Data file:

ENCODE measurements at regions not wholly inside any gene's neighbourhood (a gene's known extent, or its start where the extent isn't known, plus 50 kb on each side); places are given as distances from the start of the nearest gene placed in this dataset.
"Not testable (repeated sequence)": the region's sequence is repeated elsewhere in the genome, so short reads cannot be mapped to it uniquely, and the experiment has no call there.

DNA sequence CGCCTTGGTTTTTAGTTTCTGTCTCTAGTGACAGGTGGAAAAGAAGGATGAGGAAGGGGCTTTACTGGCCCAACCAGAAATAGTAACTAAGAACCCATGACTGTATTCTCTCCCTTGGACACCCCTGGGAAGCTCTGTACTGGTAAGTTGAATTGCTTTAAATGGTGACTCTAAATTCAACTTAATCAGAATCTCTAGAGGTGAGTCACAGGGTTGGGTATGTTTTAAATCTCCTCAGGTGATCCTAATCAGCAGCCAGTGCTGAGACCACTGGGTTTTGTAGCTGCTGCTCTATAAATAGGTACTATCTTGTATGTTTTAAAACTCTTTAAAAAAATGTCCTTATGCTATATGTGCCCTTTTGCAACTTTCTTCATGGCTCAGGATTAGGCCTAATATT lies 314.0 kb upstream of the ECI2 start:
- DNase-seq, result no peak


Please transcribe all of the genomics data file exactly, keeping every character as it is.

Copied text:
ENCODE measurements at regions not wholly inside any gene's neighbourhood (a gene's known extent, or its start where the extent isn't known, plus 50 kb on each side); places are given as distances from the start of the nearest gene placed in this dataset.
"Not testable (repeated sequence)": the region's sequence is repeated elsewhere in the genome, so short reads cannot be mapped to it uniquely, and the experiment has no call there.

DNA sequence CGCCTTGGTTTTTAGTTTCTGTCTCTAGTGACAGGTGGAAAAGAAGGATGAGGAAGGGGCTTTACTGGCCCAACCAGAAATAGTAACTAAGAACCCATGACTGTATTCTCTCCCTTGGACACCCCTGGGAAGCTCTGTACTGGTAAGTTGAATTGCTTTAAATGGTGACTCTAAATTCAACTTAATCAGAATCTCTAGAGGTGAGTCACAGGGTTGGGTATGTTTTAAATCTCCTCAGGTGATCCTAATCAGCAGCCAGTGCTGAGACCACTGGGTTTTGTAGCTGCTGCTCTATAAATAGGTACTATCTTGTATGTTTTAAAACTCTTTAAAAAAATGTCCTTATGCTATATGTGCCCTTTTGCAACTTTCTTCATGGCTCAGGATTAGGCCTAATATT lies 314.0 kb upstream of the ECI2 start:
- DNase-seq, result no peak